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How to Measure a Roof for Solar Panels

Here are instructions to measure and prepare a roof for solar panels. Ultimately this solar system design will determine the total dimensions (height and width) of the array layout in rows and columns. To measure a roof, all that is needed is a tape measure, pencil, paper and some common sense. These instructions will guide you through the process. If you need help, for a small fee, or for FREE if you purchase a solar kit from us, we offer

First, measure the total area of the roof height and width. The roof height is measured from the top vertical peak to the bottom edge or gutter line. The roof width is measured from eave-to-eave, or the left edge to the right edge. Draw this total roof area on a piece of paper, noting the top peak, bottom and eaves.

Next, measure any areas on the roof that may account for gaps due to vents, pipes, roof fixtures or tree shading. If the panels are to be tiled, be sure to allow for adequate space between rows or columns so that the panels do not shade one another. If panels are to be flush-mounted (parallel to the roof surface) then this is not needed. Mark all gap areas to scale on the roof drawing.

Now measure 3 feet from the top peak, bottom gutter line and the eaves. This 36 inch area around the array will ease installation, accessibility or maintenance and provide strength for wind resistance. This is considered a best practice for solar system design. If space is limited, the panels can be mounted with less space up to the roof edges, but this is not recommended. Mark this space on the drawing.

Now determine the number of rows and columns to fit the solar panels in the available roof space. Start by finding the dimensions of single solar module. Each panel is generally 65" x 39" (17.4 sq ft per panel) with variance of a few inches depending on specific model chosen. You can find the panel dimensions for your chosen model on the specification or data sheet. The solar panels listed on FreeCleanSolar.com will include the panel dimensions.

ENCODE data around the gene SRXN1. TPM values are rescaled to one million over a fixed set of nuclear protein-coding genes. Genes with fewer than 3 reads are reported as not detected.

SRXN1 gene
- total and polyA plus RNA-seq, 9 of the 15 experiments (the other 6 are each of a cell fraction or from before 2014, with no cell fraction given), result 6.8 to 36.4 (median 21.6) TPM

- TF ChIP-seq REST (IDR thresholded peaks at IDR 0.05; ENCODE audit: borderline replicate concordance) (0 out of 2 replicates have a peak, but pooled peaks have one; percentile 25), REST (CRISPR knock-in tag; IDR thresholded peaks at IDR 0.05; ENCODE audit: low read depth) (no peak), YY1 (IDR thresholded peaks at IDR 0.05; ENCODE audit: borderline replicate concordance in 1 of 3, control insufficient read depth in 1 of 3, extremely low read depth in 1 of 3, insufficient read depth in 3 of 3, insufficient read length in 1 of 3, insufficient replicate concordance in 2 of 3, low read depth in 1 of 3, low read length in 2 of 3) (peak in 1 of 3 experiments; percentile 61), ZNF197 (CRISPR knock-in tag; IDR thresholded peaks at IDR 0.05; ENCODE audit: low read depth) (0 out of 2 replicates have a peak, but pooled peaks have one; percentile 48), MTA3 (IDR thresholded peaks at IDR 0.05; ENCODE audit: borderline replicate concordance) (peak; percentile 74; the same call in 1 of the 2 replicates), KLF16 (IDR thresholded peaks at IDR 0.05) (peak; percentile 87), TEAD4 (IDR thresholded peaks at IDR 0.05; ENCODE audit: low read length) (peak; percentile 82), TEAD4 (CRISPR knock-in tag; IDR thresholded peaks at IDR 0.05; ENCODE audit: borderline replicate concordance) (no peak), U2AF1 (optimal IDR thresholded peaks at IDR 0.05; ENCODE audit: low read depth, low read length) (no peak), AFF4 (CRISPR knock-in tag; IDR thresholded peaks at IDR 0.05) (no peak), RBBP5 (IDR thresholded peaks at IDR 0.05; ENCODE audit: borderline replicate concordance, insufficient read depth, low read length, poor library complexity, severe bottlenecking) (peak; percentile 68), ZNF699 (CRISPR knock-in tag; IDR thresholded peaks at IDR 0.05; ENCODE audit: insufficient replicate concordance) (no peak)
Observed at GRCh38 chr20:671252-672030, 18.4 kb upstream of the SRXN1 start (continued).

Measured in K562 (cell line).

The number of rows and columns used in the layout do not have to be uniform. You can have 1 row of 4 panels and another row of 5 panels. The basic rule is to work with whatever fits. However, keep in mind the look and aesthetic appearance of the array.

The panel orientation or mode can also vary, but a consistent approach is easier to install and generally looks better. See the illustration to understand the difference between a portrait and a landscape orientation. Modules mounted in portrait are taller from top to bottom, while landscape mode modules are wider from left to right.

If using top mount clamps, be sure to allow one (1") inch between panels for the top clamps. This spacing is not needed when bottom clamps are used.

Other measurements to note include the roof joist spacing, the roof pitch, wind pressure and snow load. The national standard for spacing between roof joists is 16" on center. This will impact where the roof attachments and mounting rails can be placed. The roof pitch measures the slope of the roof. This will be used to determine if your panels can be flush-mounted or if additional tilting of the panels is desired for optimal Sun exposure. HOW TO MEASURE ROOF PITCH

To determine wind or snow load, the location zip code can be used to reference various look-up tables. All these factors will impact the placement of roof attachments to ensure adequate strength of the solar array mounting racks. The type of attachment used is primarily dictated by the roofing material. The typical roofing materials are shingle (asphalt, wood, concrete, ceramic or stone), S-tile (like Spanish tile) and metal (standing seam).

For more information, visit the solar installation checklist to see many of the steps involved in safely building a solar power system.

Solar Panel Orientation on a Roof

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